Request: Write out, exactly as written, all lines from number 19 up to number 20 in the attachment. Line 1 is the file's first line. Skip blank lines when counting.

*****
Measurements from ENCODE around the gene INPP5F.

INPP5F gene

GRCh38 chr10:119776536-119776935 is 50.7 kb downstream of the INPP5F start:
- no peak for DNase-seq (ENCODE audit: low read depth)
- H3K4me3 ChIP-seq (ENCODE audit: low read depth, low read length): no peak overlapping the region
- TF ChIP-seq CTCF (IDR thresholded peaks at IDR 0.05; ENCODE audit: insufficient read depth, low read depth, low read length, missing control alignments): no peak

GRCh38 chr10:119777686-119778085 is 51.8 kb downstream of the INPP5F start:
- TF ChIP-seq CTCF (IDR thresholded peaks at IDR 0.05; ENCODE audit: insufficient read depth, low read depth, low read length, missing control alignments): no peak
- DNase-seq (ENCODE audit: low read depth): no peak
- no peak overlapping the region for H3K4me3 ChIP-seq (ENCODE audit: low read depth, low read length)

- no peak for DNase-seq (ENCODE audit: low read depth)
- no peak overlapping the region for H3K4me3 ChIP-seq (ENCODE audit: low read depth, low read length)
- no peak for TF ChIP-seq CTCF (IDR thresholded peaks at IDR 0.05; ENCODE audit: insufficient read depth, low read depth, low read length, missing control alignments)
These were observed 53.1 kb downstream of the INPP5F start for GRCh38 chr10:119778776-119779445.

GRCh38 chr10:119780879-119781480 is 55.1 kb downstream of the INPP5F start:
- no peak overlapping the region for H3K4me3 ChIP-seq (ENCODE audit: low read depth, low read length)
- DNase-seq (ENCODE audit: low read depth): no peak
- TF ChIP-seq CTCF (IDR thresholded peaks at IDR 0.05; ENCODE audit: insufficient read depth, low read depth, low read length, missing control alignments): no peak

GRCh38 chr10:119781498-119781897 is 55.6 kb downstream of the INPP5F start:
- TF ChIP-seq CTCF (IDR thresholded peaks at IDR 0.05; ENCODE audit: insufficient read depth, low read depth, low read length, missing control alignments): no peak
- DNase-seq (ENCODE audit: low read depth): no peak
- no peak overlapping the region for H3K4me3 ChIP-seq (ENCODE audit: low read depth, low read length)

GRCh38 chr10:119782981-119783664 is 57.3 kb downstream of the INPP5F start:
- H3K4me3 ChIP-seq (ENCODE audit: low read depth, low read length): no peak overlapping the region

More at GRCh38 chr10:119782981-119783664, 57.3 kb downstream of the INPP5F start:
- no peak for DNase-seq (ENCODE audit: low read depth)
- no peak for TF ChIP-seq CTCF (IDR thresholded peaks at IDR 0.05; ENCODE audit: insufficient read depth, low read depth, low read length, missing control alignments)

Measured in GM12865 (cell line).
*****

GRCh38 chr10:119781498-119781897 is 55.6 kb downstream of the INPP5F start:
- TF ChIP-seq CTCF (IDR thresholded peaks at IDR 0.05; ENCODE audit: insufficient read depth, low read depth, low read length, missing control alignments): no peak